It is irrefutable that the COVID-19 pandemic has fundamentally changed the legal, economic, and social order of the world. While data from the Solicitors Regulation Authority (SRA) does show that the UK legal sector has remained fairly stable, there is more to the story. In today’s rapidly changing world, the legal sector is constantly having to find ways to overcome new challenges. For this reason, it is important to understand how legal services in England and Wales have been affected by the ongoing health crisis.
Disruptions to the Profession
The question of whether COVID-19 has impacted the legal profession has been the topic of much discussion. Recent sources have suggested that the legal sector in the UK has been somewhat stable throughout the global pandemic. While many areas of the law have greatly suffered, there has not actually been a significant amount of change: as noted in an article by Armstrong Watson, the SRA found that ‘the number of regulated firms fell by 1.9% between December 2019 and December 2020.’
One area of the law which has been significantly hindered by the outbreak of Covid-19 is Family Law. Slower court responses have escalated tensions within families.
- It has been taking longer to obtain court hearings, and the impact on house prices, pensions, and the stock market has made financial settlement more difficult. This has meant family work is being completed at a much slower rate. Armstrong Watson note that they ‘did not see the usual January bounce in family instructions this year, most probably because the effect of families being together is now much more widespread through the year rather than in holiday pockets,’ but that ‘there is the potential for family work to surge in the future, as the strain of spending weeks together, along with financial pressures, become too much.’
- Rights of Women wrote that some litigants have been struggling to participate in remote hearings in the Family Court during the pandemic, citing the following problems: not having good enough signal or internet access; being at home with children and not having a private space to participate in the hearing; not feeling confident with technology and struggling to switch between the hearing and virtual documents. This suggests that parties have been finding it hard to state their case adequately through a webcam. The outcomes of these hearings have huge implications on the participants’ lives and it is therefore imperative that they are able to express themselves just as well as they could in person.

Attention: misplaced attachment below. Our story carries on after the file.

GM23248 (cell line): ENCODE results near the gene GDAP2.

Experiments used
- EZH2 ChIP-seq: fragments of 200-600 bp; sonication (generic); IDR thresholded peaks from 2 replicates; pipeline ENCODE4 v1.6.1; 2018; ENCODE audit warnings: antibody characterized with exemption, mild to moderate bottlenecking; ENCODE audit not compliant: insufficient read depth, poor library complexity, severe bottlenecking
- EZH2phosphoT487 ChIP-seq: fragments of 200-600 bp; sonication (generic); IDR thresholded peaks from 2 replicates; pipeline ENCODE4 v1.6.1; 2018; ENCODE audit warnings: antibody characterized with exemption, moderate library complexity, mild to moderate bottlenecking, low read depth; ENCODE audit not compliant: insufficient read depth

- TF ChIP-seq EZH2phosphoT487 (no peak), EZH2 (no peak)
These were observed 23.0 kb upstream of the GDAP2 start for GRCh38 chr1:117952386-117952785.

Commercial and Corporate
Commercial and Corporate Law has been the second-worst hit, with many firms reporting a significant drop in obtaining new enquiries on matters. The main issues were that current transactions had not been completed and a lack of new instructions had jeopardised most work, creating a lot of uncertainty; it was not until Summer 2020 that transactional demand was at its peak. However, looking forward, there is still uncertainty due to the global recession and potential tax charges.
Difficulties in Working from Home (WFH)
- Both employers and employees will face issues with WFH. A notorious issue that will be seen across the board is the challenge of facing technical difficulties. Although this is a rather big issue as an internet connection is not always stable, employers are having success in paying expenses to employees with regards to their broadband. Expenses such as travel are becoming obsolete, and the expense of broadband can be significantly less than what travel costs incur in a month. It also has the benefit of allowing employees to work at their optimum performance, as they are not tired out by their commute.
- Coodes Solicitors employment specialist Philip Sayers writes that ‘businesses may not have had the time to carry out security checks and ensure the correct systems are in place to protect sensitive data.’ However, complying with GDPR is a very important check that must be ensured. Furthermore, to avoid a cyber-attack and reduce the risk of a data breach, employers should get advice from experts to ensure their system is secure.
A Double-Edged Sword: the impact on legal services
A number of areas in the legal sector, such as employment, housing, and welfare, have also seen a huge rise in cases. As the Government makes immense policy changes at a moment’s notice, it becomes unclear how these policy changes will affect everyday life.
Employment Law, in particular, has seen a large rise in cases. The word “furlough” will surely ring a bell for many of those told to stay at home to protect the NHS.